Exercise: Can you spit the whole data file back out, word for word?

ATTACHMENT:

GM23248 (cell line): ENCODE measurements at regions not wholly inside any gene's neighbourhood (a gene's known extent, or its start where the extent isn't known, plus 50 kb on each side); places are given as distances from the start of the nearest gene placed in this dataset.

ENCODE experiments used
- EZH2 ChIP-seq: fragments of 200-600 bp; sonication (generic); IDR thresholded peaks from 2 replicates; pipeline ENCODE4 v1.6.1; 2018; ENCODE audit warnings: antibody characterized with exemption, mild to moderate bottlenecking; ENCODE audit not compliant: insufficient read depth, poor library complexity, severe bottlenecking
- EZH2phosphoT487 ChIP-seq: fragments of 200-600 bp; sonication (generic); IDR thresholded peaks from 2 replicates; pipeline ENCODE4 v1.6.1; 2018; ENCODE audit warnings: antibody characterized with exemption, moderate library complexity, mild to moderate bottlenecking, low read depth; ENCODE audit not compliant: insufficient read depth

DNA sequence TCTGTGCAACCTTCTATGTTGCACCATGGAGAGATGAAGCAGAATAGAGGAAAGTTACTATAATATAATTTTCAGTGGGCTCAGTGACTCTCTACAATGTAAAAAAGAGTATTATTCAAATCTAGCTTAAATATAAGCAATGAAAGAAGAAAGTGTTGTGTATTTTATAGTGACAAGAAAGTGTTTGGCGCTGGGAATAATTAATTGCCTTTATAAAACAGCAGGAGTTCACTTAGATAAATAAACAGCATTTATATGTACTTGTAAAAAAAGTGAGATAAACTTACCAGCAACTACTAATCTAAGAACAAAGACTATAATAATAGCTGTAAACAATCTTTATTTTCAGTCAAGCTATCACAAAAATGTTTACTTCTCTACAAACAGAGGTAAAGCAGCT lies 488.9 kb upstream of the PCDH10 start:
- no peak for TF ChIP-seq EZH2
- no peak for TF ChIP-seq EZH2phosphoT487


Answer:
GM23248 (cell line): ENCODE measurements at regions not wholly inside any gene's neighbourhood (a gene's known extent, or its start where the extent isn't known, plus 50 kb on each side); places are given as distances from the start of the nearest gene placed in this dataset.

ENCODE experiments used
- EZH2 ChIP-seq: fragments of 200-600 bp; sonication (generic); IDR thresholded peaks from 2 replicates; pipeline ENCODE4 v1.6.1; 2018; ENCODE audit warnings: antibody characterized with exemption, mild to moderate bottlenecking; ENCODE audit not compliant: insufficient read depth, poor library complexity, severe bottlenecking
- EZH2phosphoT487 ChIP-seq: fragments of 200-600 bp; sonication (generic); IDR thresholded peaks from 2 replicates; pipeline ENCODE4 v1.6.1; 2018; ENCODE audit warnings: antibody characterized with exemption, moderate library complexity, mild to moderate bottlenecking, low read depth; ENCODE audit not compliant: insufficient read depth

DNA sequence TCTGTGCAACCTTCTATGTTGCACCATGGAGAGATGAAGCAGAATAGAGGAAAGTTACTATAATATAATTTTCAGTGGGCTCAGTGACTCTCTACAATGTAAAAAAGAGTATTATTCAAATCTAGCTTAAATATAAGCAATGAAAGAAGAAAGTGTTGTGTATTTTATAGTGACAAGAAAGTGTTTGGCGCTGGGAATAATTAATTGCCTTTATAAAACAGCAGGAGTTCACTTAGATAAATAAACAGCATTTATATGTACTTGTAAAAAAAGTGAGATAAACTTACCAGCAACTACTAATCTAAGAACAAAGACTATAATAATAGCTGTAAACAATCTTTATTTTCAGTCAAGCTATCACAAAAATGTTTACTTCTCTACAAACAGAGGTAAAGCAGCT lies 488.9 kb upstream of the PCDH10 start:
- no peak for TF ChIP-seq EZH2
- no peak for TF ChIP-seq EZH2phosphoT487